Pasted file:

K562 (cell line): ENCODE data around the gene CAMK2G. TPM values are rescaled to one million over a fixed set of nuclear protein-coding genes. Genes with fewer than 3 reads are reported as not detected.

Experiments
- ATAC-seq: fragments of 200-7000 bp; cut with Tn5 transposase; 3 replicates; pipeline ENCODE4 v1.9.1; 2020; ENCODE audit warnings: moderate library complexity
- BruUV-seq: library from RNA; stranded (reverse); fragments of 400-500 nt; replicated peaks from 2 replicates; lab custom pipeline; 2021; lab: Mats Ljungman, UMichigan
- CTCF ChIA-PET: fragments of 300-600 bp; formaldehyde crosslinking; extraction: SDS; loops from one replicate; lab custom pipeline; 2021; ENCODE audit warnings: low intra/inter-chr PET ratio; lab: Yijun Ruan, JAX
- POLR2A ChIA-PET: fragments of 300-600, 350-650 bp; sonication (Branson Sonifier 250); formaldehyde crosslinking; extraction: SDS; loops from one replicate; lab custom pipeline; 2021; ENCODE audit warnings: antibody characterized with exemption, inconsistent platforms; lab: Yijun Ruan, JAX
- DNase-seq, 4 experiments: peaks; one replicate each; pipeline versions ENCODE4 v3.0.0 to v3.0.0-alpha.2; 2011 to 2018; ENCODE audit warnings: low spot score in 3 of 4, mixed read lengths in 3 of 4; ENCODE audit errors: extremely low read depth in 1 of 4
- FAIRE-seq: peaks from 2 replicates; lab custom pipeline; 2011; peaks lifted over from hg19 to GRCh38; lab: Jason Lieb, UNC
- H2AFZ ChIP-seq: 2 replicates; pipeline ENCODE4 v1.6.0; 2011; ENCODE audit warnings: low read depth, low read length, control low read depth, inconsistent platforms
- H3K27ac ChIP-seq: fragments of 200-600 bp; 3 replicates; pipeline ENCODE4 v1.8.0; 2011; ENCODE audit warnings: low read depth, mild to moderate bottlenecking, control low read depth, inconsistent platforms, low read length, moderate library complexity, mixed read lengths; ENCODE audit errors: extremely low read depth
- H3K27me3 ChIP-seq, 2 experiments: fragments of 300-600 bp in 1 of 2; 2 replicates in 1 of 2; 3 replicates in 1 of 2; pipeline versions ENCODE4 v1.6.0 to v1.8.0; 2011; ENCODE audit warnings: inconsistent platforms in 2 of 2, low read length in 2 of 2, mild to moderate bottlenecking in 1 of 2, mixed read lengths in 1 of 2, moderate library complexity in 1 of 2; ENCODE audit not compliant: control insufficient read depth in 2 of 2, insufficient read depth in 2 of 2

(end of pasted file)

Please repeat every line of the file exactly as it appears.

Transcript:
K562 (cell line): ENCODE data around the gene CAMK2G. TPM values are rescaled to one million over a fixed set of nuclear protein-coding genes. Genes with fewer than 3 reads are reported as not detected.

Experiments
- ATAC-seq: fragments of 200-7000 bp; cut with Tn5 transposase; 3 replicates; pipeline ENCODE4 v1.9.1; 2020; ENCODE audit warnings: moderate library complexity
- BruUV-seq: library from RNA; stranded (reverse); fragments of 400-500 nt; replicated peaks from 2 replicates; lab custom pipeline; 2021; lab: Mats Ljungman, UMichigan
- CTCF ChIA-PET: fragments of 300-600 bp; formaldehyde crosslinking; extraction: SDS; loops from one replicate; lab custom pipeline; 2021; ENCODE audit warnings: low intra/inter-chr PET ratio; lab: Yijun Ruan, JAX
- POLR2A ChIA-PET: fragments of 300-600, 350-650 bp; sonication (Branson Sonifier 250); formaldehyde crosslinking; extraction: SDS; loops from one replicate; lab custom pipeline; 2021; ENCODE audit warnings: antibody characterized with exemption, inconsistent platforms; lab: Yijun Ruan, JAX
- DNase-seq, 4 experiments: peaks; one replicate each; pipeline versions ENCODE4 v3.0.0 to v3.0.0-alpha.2; 2011 to 2018; ENCODE audit warnings: low spot score in 3 of 4, mixed read lengths in 3 of 4; ENCODE audit errors: extremely low read depth in 1 of 4
- FAIRE-seq: peaks from 2 replicates; lab custom pipeline; 2011; peaks lifted over from hg19 to GRCh38; lab: Jason Lieb, UNC
- H2AFZ ChIP-seq: 2 replicates; pipeline ENCODE4 v1.6.0; 2011; ENCODE audit warnings: low read depth, low read length, control low read depth, inconsistent platforms
- H3K27ac ChIP-seq: fragments of 200-600 bp; 3 replicates; pipeline ENCODE4 v1.8.0; 2011; ENCODE audit warnings: low read depth, mild to moderate bottlenecking, control low read depth, inconsistent platforms, low read length, moderate library complexity, mixed read lengths; ENCODE audit errors: extremely low read depth
- H3K27me3 ChIP-seq, 2 experiments: fragments of 300-600 bp in 1 of 2; 2 replicates in 1 of 2; 3 replicates in 1 of 2; pipeline versions ENCODE4 v1.6.0 to v1.8.0; 2011; ENCODE audit warnings: inconsistent platforms in 2 of 2, low read length in 2 of 2, mild to moderate bottlenecking in 1 of 2, mixed read lengths in 1 of 2, moderate library complexity in 1 of 2; ENCODE audit not compliant: control insufficient read depth in 2 of 2, insufficient read depth in 2 of 2